The first Bake-Off contestants were selected by a panel of home economists from a vast pool of entries which they narrowed to 100 finalists. These lucky folks were then invited to New York City where the contest was held at the impressive Waldorf-Astoria Hotel. The ballroom gave way to 100 cooking ranges with each one being numbered and labeled with contestant’s name. Things almost didn’t heat up at the premier because organizers had failed to realize the electrical current that 100 electric ranges would need! During the middle of the night, Pillsbury had electricians stirring things up by breaking a hole in the wall and dropping a cable down into the subway system to tap into the alternating current cable there. The contest went on the next day like a hot knife passing through butter.

First Lady Eleanor Roosevelt was the guest of honor at the first Bake-Off. She had been invited by Philip W. Pillsbury, then president of Pillsbury Mills, and she paid tribute to the housewives of America and praised them for the daily efforts of fine cooking and baking. Over the years the contest has had many celebrities such as Arthur Godfrey, Art Linkletter, Bob Barker, Willard Scott and Martha Stewart to name a few who have hosted the event.

The Bake-Off has been held most often in New York City but Los Angeles, Washington DC, Honolulu, Hollywood, Boston and other major cities have hosted it as well. Once the contest is over, booklets are printed featuring the winning recipes. I will admit that I do not have a fine collection of cars or coins, but I have almost every Bake-Off booklet! These booklets feature pictures of the winners, hosts and panel of judges. Looking back on some the earlier books is a fine treat. These booklets show contestants in vivid 50’s aprons and hats showcasing their best baking and current fashions as well.

Both men and women enter the contest, with women being the most common dominator as winners. Only one male has won the grand prize. His name is Kurt Wait of Redwood City, Calif., and he won in 1996 with his Macadamia Fudge Torte. It is interesting to note that there has been a Bake-Off winner from every state. Yes, every single state has at least one finalist or grand prize winner. California has claimed the most with 132 winners and next comes Pennsylvania and Texas claims third place. The three states with the fewest number of winners are all tied with one each and they are North Dakota, Vermont and Wyoming. With all the good cooks in North Dakota, I look for this to change! Enter and you may win!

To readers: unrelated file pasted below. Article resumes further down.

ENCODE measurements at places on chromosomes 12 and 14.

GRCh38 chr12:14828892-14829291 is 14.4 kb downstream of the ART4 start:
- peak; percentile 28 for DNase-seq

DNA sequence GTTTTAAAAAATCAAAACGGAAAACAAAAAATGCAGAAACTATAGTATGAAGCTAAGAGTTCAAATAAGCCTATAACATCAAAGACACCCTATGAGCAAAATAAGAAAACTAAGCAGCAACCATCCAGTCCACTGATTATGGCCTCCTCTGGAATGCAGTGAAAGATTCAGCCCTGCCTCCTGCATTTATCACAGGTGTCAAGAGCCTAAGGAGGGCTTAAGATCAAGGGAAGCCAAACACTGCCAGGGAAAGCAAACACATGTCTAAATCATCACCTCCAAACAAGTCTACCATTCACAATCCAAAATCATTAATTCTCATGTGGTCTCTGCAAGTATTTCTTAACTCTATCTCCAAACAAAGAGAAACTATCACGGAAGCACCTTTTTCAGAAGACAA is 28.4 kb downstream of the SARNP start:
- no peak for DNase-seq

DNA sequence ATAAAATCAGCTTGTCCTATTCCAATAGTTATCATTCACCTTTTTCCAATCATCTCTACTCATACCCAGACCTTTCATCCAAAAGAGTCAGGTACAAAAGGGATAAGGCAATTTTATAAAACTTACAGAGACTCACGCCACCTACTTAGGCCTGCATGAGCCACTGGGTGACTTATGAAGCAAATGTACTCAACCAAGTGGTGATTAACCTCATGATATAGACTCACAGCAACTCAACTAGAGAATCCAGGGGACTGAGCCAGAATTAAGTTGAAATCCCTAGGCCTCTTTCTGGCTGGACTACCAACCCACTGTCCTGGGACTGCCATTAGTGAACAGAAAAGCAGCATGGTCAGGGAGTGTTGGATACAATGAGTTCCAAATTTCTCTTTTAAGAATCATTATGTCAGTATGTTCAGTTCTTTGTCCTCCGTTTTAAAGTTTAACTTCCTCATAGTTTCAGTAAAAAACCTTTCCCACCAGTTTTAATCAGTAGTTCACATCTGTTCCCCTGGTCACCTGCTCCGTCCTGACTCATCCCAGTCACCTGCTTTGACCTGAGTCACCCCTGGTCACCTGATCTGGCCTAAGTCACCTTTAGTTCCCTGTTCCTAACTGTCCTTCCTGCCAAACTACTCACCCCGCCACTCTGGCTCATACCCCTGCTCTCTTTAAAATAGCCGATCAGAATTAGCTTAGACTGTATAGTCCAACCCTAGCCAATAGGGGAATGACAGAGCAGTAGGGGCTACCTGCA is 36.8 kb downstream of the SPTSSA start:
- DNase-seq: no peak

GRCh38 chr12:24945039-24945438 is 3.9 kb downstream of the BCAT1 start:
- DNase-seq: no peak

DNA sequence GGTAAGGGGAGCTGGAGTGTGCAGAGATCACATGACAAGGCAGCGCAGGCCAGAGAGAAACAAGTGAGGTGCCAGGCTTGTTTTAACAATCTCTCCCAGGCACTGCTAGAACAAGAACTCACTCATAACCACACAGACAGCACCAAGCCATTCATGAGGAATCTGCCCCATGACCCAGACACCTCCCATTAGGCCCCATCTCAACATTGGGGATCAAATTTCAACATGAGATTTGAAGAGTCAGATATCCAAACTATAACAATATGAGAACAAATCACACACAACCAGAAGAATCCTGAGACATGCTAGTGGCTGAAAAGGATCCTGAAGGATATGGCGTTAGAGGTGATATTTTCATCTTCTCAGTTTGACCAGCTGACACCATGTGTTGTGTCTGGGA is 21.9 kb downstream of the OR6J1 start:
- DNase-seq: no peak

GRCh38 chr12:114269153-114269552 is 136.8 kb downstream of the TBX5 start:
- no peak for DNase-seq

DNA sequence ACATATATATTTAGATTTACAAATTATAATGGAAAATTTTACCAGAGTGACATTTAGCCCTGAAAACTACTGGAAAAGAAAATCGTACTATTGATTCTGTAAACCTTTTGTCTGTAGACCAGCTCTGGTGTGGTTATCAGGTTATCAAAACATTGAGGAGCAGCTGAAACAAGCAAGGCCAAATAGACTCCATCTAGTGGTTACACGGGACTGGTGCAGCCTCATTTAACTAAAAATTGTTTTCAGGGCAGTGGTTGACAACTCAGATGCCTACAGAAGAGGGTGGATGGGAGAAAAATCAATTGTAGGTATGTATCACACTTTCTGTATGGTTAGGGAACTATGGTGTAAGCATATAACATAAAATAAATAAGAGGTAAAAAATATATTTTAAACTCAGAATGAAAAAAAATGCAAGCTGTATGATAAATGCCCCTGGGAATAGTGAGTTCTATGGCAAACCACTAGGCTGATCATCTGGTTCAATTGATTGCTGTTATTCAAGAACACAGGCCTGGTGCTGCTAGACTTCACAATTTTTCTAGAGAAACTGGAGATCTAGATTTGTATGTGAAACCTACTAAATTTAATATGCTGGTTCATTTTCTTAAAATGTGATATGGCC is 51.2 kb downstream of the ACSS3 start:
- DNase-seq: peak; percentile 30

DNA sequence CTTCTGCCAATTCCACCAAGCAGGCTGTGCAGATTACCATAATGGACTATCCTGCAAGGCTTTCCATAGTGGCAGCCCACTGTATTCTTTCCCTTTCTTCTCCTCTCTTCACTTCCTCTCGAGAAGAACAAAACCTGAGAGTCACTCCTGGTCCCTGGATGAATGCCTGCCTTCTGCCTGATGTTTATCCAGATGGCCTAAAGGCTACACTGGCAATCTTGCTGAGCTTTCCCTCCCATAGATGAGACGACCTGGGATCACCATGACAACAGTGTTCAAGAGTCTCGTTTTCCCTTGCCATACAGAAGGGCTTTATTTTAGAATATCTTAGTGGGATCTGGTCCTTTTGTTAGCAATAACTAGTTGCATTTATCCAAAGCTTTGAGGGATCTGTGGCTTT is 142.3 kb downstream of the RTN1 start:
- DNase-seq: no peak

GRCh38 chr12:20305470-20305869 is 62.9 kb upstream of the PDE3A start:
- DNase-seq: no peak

Are you a fan of Bundt Cakes? How about Peanut Blossoms? Well, you can thank the Pillsbury Bake-Off because both of these classics made their appearance there. In 1966 winner Ella Helfrich used a little-known baking pan to feature her Tunnel of Fudge Cake recipe and that was the Bundt pan. After the release of the booklets the recipe was so popular that it quickly became Nordic Ware’s number one selling pan! Pillsbury picked up on this trend and developed a line of special cake mixes for Bundt pans. Many folks at funeral lunches continue to thank Helfrich for her inspiration.

It was Freda Smith who made the Peanut Blossoms and entered them in the ninth Bake-off in 1957. Her efforts only made it to the finalist stage, and she received no prize money. However in 1999 Peanut Blossoms were one of ten recipes inducted to the Pillsbury Bake-Off Contest Hall of Fame at the Smithsonian’s National Museum of American History.